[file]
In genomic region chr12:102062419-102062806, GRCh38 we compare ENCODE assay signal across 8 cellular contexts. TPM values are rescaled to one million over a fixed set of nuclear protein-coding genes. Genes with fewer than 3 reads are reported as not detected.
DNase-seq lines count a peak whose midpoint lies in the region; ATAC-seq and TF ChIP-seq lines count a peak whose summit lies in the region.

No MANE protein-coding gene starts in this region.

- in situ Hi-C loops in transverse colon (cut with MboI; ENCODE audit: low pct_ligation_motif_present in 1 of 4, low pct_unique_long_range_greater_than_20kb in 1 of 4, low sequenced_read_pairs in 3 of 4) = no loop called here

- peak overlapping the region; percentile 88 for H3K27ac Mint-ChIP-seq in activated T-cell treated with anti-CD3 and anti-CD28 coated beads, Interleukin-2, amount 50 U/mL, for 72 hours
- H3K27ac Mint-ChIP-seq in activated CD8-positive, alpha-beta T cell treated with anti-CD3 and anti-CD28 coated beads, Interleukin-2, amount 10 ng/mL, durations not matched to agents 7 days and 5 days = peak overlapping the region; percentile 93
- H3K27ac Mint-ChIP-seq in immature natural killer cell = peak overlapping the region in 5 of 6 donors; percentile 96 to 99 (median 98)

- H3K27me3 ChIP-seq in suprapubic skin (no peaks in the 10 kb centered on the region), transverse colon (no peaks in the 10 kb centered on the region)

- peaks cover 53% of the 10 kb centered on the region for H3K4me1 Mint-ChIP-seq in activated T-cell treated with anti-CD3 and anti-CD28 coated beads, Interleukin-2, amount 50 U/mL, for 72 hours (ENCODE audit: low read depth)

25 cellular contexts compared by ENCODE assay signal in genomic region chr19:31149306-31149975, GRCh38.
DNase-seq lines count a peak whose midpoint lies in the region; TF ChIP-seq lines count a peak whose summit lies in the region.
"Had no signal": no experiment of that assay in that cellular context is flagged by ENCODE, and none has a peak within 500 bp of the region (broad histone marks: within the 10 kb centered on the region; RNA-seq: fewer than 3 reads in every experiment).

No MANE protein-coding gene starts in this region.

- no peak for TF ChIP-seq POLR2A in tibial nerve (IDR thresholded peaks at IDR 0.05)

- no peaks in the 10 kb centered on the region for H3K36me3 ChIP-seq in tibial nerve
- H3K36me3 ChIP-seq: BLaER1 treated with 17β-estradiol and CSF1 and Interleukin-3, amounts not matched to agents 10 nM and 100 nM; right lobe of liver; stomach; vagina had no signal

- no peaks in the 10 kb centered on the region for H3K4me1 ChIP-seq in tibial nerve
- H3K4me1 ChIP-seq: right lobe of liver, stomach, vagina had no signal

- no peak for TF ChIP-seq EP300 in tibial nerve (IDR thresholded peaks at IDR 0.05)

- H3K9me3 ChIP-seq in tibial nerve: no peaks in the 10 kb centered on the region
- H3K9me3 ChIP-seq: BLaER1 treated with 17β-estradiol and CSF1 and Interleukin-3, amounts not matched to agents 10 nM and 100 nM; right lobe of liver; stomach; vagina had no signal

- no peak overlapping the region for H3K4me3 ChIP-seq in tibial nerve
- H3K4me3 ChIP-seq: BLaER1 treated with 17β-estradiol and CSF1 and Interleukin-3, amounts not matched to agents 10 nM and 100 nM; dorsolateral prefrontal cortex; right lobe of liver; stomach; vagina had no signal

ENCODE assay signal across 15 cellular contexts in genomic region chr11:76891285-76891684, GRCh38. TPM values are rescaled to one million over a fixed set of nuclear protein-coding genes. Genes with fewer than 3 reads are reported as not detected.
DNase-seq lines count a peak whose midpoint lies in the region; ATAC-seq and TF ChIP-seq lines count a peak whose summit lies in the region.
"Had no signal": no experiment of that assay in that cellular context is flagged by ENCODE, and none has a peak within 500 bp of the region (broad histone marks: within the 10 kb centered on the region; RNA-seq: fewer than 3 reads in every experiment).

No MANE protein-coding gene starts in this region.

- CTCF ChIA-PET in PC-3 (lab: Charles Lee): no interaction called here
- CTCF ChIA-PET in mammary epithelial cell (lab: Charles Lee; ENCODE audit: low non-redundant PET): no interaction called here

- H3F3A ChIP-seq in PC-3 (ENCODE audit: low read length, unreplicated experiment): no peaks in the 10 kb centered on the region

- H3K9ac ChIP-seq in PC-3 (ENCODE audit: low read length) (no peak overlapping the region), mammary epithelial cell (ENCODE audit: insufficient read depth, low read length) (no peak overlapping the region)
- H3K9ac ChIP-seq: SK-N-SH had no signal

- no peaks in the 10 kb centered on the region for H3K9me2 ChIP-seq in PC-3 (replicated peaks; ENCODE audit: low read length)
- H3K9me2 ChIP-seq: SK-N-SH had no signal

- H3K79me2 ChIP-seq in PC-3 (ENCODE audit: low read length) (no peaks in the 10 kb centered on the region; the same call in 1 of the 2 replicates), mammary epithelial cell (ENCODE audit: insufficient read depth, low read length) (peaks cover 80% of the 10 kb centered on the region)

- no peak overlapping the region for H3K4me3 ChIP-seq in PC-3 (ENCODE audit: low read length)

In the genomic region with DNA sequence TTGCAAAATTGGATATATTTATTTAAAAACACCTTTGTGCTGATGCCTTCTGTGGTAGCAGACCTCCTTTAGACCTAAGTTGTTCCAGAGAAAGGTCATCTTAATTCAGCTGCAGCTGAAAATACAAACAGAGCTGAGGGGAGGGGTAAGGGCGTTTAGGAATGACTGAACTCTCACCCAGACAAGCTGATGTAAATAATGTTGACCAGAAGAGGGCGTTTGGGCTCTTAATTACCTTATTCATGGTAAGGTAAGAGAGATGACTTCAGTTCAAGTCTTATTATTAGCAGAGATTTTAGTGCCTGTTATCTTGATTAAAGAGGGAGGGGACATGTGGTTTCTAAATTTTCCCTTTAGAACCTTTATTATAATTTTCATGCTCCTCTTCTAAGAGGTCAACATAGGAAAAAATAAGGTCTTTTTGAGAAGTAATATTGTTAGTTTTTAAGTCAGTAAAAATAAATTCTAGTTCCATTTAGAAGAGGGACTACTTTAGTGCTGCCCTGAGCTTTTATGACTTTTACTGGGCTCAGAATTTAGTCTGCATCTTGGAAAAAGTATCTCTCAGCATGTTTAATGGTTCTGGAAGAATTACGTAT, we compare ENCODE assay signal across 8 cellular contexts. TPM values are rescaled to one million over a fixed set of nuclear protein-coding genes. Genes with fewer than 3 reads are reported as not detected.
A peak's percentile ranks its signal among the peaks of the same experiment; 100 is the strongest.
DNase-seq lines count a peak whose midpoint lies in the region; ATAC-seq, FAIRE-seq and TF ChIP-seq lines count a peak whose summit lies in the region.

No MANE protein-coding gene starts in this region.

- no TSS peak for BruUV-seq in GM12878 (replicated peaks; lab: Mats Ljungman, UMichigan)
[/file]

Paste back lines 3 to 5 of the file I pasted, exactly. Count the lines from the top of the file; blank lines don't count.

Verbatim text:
No MANE protein-coding gene starts in this region.

- in situ Hi-C loops in transverse colon (cut with MboI; ENCODE audit: low pct_ligation_motif_present in 1 of 4, low pct_unique_long_range_greater_than_20kb in 1 of 4, low sequenced_read_pairs in 3 of 4) = no loop called here

- peak overlapping the region; percentile 88 for H3K27ac Mint-ChIP-seq in activated T-cell treated with anti-CD3 and anti-CD28 coated beads, Interleukin-2, amount 50 U/mL, for 72 hours